Ricky Chong with World Fresh Exports just returned from a month-long trip to China, where he and his team visited several growers and packhouses and saw the development of China’s fresh produce industry firsthand. “I was blown away by how much agriculture there is in China,” said Chong. At an elevation of 2,000 meters or higher, he saw an abundance of crops being cultivated. From lettuce to grapes to citrus, it all grows at high altitudes and an average temperature of 28°C. Chong witnessed lots of new developments and explained how more than half of the acreage is covered, either under plastic or through greenhouses.
Tad Brusseau and Ricky Chong visiting a citrus grove in China.
In addition to large volumes, Chong was amazed by the high-quality products he saw. How have the Chinese been able to develop both quantity and quality in such a short amount of time? “They hire experienced agronomists from the USA, Korea, Chile, and others with years of farm experience.” Another reason they are able to grow such high-quality produce is growers focus on quality instead of quantity. In the USA, for instance, table grape growers produce about 1,800 cartons of grapes per acre. In China, on the other hand, the number is closer to 450 or 500 cartons per acre. This allows them to grow high-quality fruit and above-average returns to growers.
Tad Brusseau, Ricky Chong, and Kim Hoang looking at Chinese grapes.
As a result of China’s quality improvements, demand for imports has started to show a decrease. “Chinese producers have become very transparent about the practices at the farm, and many are working with celebrities to shoot footage at the farms. As a result, Chinese consumers increasingly trust domestically grown fruits and vegetables, and the e-commerce market for fresh produce has become gigantic.”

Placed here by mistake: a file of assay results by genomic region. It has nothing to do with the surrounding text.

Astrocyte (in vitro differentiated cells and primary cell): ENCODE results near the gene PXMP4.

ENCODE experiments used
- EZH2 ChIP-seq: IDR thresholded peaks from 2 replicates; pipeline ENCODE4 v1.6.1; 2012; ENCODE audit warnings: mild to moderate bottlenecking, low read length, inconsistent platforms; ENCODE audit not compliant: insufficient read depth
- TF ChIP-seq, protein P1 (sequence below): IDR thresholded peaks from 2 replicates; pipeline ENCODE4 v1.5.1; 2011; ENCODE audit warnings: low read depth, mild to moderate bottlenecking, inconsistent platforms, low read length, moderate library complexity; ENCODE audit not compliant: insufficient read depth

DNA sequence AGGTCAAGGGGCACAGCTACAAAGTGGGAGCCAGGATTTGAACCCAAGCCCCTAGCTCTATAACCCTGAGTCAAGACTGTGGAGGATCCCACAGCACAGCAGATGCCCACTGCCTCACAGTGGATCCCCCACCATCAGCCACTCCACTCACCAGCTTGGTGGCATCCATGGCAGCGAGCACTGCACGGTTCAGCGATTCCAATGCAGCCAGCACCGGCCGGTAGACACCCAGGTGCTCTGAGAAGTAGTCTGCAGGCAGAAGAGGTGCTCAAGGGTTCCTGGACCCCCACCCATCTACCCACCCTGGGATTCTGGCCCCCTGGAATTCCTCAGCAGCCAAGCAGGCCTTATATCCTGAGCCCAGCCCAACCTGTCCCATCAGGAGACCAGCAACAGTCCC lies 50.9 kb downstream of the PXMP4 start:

Back in 2020, Word Fresh Exports started their own operations in China. Since then, the company has been working with Chinese growers and packers to provide Southeast Asian consumers with the highest quality produce possible. “A new initiative we are working on with the local governments of Guanxi and Yunnan, two growing provinces, is to develop quality export fruit. In collaboration with local government bodies, we help growers receive stronger returns for their products,” commented Chong. They grow everything, with citrus, grapes, and apples being their main crops.
“The region, about 20 kilometers from the North Korean border, arguably grows some of the best apples in the world. Inner Mongolia, for instance, grows the unique Begonia apple.” Produce from these two provinces is exported to Thailand, Vietnam, Indonesia, Malaysia, and Singapore. However, there is also growing interest from the US, Canada, and Europe.
Kim Hoang looking at blueberries in China.